Senate Subcommittee Weighs Use of Blockchain for Remote Voting

Senate Subcommittee Weighs Use of Blockchain for Remote Voting

Blockchain
May 21, 2020 Editor's Desk
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Currently, the staff of the US Senate’s Permanent Subcommittee on Investigations prepared a memorandum for subcommittee members in advance of its April 30, 2020 “Roundtable on Continuity of Senate Operations and Remote Voting in Times of Crisis.” The memo describes Senate proposals to enable senators to participate and vote remotely during crises like the ongoing
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Currently, the staff of the US Senate’s Permanent Subcommittee on Investigations prepared a memorandum for subcommittee members in advance of its April 30, 2020 “Roundtable on Continuity of Senate Operations and Remote Voting in Times of Crisis.”

The memo describes Senate proposals to enable senators to participate and vote remotely during crises like the ongoing COVID-19 pandemic, with importance on potential technological solutions like blockchain.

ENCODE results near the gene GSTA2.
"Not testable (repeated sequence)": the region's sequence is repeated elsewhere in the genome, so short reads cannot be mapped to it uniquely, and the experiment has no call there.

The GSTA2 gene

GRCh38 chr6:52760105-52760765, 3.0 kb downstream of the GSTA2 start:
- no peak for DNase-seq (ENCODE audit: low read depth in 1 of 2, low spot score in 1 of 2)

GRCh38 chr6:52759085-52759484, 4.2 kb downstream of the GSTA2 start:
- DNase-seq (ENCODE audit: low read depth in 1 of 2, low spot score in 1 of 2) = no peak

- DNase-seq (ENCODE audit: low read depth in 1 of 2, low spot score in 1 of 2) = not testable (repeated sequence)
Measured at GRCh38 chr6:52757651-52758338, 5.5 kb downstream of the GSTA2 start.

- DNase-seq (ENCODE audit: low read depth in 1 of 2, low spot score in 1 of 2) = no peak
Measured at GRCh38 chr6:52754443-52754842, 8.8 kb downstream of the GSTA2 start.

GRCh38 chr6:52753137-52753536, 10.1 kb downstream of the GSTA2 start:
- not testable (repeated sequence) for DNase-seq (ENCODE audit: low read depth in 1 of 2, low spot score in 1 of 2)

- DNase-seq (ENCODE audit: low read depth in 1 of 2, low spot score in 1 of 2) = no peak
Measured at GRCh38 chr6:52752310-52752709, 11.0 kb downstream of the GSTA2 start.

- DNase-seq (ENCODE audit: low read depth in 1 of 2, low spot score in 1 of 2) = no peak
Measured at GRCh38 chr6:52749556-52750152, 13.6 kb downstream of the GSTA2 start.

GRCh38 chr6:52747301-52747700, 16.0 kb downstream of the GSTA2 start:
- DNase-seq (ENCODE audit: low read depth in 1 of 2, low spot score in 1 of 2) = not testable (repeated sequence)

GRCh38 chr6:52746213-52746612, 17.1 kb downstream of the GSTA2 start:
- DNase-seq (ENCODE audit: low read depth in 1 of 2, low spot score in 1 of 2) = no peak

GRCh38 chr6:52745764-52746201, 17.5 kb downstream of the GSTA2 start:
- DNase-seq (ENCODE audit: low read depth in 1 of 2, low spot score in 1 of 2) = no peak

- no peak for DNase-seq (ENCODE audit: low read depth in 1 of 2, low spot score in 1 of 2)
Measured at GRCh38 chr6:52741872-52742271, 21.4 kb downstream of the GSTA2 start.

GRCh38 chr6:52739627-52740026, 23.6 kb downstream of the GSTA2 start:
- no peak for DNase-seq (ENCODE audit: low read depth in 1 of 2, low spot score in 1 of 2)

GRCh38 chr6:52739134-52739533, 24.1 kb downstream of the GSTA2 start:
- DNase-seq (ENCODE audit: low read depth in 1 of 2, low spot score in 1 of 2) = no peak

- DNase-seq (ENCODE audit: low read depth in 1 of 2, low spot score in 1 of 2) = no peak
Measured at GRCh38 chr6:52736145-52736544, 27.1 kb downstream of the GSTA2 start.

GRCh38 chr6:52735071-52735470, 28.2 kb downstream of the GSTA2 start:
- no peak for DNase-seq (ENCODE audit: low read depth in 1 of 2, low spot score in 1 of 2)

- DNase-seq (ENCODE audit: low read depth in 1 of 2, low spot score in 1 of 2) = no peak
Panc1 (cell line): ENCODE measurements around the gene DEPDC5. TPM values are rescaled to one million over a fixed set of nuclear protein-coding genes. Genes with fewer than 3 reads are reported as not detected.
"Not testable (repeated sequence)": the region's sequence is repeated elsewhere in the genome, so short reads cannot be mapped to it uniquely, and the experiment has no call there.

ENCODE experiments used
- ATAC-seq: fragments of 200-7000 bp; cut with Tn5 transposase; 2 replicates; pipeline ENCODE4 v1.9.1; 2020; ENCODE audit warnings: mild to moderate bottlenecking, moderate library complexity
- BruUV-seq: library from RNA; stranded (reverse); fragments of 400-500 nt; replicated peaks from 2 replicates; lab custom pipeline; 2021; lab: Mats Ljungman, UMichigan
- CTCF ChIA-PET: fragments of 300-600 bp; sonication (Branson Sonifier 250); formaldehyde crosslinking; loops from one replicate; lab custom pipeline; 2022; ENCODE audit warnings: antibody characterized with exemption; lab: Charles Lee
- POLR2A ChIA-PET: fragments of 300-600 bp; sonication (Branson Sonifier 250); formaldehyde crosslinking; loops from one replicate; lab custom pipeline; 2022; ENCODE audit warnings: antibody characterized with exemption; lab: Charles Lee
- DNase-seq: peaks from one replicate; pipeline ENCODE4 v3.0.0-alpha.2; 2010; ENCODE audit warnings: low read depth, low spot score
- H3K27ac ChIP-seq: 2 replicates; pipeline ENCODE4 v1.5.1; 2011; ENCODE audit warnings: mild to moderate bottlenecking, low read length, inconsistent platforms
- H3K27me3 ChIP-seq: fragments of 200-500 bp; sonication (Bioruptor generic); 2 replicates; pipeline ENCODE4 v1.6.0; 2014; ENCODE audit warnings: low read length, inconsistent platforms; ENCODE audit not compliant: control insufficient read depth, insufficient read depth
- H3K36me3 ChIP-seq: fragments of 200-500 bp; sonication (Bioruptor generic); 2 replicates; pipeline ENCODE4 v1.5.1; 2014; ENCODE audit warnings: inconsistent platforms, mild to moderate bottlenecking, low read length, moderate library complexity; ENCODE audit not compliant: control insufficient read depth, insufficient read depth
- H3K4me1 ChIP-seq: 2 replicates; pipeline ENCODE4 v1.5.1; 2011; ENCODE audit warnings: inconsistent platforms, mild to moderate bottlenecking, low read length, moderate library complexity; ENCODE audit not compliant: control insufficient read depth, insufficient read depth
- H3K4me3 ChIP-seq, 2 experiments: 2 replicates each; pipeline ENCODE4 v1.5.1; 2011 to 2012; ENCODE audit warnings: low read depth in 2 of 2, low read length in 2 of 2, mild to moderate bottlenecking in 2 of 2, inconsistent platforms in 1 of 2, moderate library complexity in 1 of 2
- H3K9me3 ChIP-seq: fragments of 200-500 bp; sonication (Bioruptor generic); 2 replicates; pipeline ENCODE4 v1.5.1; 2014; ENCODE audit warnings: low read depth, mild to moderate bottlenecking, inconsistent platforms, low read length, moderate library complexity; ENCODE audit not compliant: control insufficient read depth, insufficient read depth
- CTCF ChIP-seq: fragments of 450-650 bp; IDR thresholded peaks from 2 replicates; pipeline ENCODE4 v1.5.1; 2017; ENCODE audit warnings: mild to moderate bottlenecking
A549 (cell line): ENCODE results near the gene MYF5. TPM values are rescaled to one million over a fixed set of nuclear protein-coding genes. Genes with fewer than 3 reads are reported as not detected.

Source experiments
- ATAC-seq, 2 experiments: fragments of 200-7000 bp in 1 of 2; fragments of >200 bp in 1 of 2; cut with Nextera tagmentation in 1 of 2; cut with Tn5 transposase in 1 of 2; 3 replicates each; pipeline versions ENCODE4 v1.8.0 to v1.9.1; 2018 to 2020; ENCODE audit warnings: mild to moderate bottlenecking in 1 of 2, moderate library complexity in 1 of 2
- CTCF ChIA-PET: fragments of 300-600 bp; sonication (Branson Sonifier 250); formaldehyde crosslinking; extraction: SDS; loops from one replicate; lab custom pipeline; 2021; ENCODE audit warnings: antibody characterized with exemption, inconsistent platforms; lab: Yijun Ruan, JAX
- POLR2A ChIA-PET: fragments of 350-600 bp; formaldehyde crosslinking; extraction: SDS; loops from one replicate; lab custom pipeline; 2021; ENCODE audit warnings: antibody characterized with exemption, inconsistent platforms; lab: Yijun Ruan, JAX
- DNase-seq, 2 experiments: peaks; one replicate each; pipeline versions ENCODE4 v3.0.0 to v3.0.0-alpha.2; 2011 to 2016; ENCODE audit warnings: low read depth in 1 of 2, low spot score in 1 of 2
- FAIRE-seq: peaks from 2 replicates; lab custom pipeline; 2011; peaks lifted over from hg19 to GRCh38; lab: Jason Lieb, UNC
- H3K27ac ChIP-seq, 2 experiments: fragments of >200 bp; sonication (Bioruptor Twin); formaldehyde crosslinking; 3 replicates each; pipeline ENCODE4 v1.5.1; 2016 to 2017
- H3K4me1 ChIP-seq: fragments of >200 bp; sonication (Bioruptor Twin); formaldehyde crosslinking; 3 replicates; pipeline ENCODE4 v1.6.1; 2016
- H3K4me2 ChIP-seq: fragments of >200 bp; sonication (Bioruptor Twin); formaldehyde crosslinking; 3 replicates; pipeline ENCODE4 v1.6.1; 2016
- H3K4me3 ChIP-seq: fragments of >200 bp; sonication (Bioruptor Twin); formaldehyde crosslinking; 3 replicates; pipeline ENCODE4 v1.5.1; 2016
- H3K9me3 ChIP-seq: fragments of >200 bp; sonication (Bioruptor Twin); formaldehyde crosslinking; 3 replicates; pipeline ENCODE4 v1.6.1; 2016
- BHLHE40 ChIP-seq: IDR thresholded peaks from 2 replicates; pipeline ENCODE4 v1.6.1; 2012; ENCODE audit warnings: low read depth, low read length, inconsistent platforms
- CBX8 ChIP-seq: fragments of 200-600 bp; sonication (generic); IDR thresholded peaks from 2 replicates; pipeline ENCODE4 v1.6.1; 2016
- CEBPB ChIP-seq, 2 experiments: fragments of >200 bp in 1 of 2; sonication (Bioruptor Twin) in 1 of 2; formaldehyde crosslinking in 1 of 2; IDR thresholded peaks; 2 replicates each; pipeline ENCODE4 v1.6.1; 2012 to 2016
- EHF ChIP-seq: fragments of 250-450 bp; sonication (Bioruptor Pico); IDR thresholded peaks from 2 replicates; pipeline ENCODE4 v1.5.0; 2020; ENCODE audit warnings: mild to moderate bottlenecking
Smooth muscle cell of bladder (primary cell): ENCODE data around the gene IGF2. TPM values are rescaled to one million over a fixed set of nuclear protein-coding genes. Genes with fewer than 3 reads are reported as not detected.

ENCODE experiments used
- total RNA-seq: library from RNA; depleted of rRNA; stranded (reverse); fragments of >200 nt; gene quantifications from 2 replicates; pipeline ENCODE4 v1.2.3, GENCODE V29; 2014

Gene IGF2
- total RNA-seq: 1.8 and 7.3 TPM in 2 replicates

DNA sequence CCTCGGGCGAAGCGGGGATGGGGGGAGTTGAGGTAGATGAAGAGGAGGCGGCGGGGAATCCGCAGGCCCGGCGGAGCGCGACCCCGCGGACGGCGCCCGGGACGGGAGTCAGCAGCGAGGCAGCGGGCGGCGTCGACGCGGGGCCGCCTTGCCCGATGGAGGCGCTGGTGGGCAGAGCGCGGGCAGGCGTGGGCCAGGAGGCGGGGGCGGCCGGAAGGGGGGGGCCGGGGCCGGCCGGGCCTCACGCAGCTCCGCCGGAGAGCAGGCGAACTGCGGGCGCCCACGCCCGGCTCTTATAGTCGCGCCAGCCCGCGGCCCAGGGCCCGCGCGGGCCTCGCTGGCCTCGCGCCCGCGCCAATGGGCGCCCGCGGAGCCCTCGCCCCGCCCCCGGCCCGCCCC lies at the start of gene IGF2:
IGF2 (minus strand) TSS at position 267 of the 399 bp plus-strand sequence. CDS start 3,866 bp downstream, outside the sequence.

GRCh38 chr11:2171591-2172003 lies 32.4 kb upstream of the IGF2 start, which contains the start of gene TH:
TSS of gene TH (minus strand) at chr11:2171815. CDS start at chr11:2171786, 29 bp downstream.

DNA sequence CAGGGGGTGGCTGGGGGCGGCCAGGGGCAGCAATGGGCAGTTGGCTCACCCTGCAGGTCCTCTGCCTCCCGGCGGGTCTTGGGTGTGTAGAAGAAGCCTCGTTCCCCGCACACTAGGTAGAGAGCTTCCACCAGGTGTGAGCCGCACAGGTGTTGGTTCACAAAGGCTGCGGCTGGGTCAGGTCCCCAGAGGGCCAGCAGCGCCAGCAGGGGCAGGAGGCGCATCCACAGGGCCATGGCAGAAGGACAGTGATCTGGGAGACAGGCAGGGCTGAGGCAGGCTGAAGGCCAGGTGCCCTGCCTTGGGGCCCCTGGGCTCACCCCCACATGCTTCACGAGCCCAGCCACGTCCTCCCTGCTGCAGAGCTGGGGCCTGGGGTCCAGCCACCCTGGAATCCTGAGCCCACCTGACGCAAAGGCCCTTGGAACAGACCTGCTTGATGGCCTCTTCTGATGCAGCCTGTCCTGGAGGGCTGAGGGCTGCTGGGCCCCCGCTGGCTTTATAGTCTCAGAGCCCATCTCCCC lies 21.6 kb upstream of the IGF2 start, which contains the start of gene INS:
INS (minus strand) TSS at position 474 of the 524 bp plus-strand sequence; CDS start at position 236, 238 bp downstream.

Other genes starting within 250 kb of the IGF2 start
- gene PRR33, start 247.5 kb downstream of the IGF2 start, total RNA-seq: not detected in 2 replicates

The memo introduces a captivating discussion of the history of the Senate’s voting protocols beginning back to the earliest days of the Republic, including the constitutional foundations of the Senate’s procedures. Of perhaps higher interest to the crypto community, nevertheless, is the memo’s discussion of blockchain.

There, the memo notes, with its encrypted distributed ledger, blockchain can both convey a vote securely and also check the correct vote. Some have claimed that these characteristics make blockchain valuable for electronic voting broadly. Blockchain can implement a secure and transparent environment for transactions and a tamper-free electronic record of all the votes. It also decreases the chances of incorrect vote tallies. Furthermore, some firms have already started to use blockchain-like technology to help countries, like Estonia, run elections entirely online.

Although some have lifted concerns about the usage of online systems for voting, those concerns are more particular to secret ballot elections than they are to public Senate votes. One problem particular to the Senate is the chance that majority control of the blockchain could slip into the wrong hands.

Due to the tiny size of the Senate, any remote blockchain voting system would require to be appropriately set up to reduce any threat of a 51% attack to assure that no bad actor could obtain majority control of a voting chain. Other security concerns for remote blockchain voting in the Senate involve possible vulnerabilities from cryptographic flaws and software bugs.

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